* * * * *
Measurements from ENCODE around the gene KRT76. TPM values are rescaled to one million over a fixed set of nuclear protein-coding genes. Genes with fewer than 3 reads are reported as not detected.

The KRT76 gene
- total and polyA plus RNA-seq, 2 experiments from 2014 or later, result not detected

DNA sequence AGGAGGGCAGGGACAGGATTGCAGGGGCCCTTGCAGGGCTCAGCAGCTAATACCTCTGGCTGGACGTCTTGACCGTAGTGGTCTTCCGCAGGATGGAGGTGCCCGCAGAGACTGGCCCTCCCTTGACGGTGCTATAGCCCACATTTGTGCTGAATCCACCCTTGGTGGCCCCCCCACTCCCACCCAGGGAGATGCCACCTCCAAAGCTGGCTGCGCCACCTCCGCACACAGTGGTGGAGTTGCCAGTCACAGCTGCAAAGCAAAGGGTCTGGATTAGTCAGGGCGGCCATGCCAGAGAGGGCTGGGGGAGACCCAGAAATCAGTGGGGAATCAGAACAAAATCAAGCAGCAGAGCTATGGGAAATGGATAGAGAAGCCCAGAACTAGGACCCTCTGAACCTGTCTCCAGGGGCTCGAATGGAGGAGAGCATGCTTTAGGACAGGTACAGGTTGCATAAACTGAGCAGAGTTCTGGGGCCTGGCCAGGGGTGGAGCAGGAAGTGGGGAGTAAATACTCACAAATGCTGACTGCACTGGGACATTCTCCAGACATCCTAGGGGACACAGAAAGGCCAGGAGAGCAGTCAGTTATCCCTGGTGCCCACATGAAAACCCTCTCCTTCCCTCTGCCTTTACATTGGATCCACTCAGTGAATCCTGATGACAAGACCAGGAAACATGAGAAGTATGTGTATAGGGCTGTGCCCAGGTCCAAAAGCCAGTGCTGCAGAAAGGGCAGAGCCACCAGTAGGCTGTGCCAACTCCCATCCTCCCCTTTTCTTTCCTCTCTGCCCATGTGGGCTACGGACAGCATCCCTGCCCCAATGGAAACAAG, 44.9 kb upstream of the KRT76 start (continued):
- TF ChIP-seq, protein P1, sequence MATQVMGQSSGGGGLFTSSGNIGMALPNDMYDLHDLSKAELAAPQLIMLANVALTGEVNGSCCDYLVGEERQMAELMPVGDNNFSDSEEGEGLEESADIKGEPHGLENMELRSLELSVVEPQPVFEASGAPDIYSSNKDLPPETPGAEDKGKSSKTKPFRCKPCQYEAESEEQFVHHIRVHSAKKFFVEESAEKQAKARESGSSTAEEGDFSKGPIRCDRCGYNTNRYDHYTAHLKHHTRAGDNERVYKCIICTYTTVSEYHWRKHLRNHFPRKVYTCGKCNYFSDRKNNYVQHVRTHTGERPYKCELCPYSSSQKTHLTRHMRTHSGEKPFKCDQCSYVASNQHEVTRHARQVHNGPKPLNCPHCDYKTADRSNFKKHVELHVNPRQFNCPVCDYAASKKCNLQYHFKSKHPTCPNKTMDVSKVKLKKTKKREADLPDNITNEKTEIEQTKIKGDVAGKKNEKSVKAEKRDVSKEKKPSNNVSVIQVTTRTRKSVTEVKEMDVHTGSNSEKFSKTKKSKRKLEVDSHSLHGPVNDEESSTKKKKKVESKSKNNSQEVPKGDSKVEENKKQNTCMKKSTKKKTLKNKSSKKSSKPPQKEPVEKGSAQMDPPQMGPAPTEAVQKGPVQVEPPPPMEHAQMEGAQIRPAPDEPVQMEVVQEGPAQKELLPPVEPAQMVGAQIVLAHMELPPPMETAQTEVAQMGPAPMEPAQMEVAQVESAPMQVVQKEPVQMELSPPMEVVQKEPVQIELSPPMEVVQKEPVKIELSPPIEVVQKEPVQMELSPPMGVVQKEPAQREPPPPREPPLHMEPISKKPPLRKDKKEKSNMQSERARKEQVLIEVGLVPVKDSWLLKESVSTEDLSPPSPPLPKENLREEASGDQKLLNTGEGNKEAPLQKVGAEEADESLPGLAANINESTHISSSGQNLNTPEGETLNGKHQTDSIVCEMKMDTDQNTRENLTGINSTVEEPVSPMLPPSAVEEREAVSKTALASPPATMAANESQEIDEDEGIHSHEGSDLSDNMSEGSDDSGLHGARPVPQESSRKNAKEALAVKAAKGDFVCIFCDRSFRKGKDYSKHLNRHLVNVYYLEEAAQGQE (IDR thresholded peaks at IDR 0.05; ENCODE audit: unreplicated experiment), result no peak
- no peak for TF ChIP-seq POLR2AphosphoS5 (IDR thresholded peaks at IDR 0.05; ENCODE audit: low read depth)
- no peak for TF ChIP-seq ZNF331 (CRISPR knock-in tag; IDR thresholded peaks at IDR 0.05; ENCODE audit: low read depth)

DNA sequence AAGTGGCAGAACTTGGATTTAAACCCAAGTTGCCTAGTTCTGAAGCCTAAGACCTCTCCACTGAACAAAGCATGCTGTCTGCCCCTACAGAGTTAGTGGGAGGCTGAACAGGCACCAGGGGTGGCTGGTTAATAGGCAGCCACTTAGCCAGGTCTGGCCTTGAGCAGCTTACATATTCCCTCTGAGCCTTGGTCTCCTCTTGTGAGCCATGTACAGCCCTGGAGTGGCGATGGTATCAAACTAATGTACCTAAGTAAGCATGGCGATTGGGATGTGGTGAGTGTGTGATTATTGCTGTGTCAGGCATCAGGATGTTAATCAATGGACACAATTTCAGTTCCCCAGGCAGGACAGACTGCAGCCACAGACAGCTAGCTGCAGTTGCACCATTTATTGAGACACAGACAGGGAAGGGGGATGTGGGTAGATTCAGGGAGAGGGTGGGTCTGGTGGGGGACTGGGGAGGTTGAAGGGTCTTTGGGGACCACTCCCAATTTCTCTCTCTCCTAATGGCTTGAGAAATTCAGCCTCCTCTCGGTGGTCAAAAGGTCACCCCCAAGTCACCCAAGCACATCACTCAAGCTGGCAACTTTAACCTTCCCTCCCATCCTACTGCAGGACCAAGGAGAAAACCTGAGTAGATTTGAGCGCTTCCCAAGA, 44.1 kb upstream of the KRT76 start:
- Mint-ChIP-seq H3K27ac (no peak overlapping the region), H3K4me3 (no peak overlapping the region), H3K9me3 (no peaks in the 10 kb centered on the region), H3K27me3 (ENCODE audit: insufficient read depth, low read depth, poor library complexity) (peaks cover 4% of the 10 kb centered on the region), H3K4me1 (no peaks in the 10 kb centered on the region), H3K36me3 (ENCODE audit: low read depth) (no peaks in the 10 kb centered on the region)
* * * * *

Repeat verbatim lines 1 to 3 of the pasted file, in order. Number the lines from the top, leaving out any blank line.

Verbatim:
Measurements from ENCODE around the gene KRT76. TPM values are rescaled to one million over a fixed set of nuclear protein-coding genes. Genes with fewer than 3 reads are reported as not detected.

The KRT76 gene
- total and polyA plus RNA-seq, 2 experiments from 2014 or later, result not detected